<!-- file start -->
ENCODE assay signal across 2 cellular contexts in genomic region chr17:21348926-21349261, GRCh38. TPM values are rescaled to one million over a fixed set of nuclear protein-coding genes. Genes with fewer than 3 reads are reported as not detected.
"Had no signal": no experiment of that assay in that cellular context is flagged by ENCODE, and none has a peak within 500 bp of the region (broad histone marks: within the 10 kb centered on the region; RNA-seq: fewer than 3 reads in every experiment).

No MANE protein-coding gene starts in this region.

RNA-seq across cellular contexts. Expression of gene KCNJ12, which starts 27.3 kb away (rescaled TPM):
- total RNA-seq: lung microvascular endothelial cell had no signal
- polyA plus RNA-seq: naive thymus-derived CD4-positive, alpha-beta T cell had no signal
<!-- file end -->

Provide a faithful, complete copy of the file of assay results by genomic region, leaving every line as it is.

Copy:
ENCODE assay signal across 2 cellular contexts in genomic region chr17:21348926-21349261, GRCh38. TPM values are rescaled to one million over a fixed set of nuclear protein-coding genes. Genes with fewer than 3 reads are reported as not detected.
"Had no signal": no experiment of that assay in that cellular context is flagged by ENCODE, and none has a peak within 500 bp of the region (broad histone marks: within the 10 kb centered on the region; RNA-seq: fewer than 3 reads in every experiment).

No MANE protein-coding gene starts in this region.

RNA-seq across cellular contexts. Expression of gene KCNJ12, which starts 27.3 kb away (rescaled TPM):
- total RNA-seq: lung microvascular endothelial cell had no signal
- polyA plus RNA-seq: naive thymus-derived CD4-positive, alpha-beta T cell had no signal